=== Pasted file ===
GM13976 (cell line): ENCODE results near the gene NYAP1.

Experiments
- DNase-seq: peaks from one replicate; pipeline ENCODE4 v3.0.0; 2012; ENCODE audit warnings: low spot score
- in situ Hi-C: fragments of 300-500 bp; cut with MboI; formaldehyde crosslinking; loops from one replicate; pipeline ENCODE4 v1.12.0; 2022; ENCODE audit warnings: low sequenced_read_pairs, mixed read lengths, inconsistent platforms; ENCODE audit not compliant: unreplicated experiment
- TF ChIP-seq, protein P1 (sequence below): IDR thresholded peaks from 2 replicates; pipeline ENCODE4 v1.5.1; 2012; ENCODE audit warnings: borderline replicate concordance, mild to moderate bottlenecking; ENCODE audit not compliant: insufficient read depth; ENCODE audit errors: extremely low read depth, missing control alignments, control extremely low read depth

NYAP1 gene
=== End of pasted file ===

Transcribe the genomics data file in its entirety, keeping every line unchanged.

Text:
GM13976 (cell line): ENCODE results near the gene NYAP1.

Experiments
- DNase-seq: peaks from one replicate; pipeline ENCODE4 v3.0.0; 2012; ENCODE audit warnings: low spot score
- in situ Hi-C: fragments of 300-500 bp; cut with MboI; formaldehyde crosslinking; loops from one replicate; pipeline ENCODE4 v1.12.0; 2022; ENCODE audit warnings: low sequenced_read_pairs, mixed read lengths, inconsistent platforms; ENCODE audit not compliant: unreplicated experiment
- TF ChIP-seq, protein P1 (sequence below): IDR thresholded peaks from 2 replicates; pipeline ENCODE4 v1.5.1; 2012; ENCODE audit warnings: borderline replicate concordance, mild to moderate bottlenecking; ENCODE audit not compliant: insufficient read depth; ENCODE audit errors: extremely low read depth, missing control alignments, control extremely low read depth

NYAP1 gene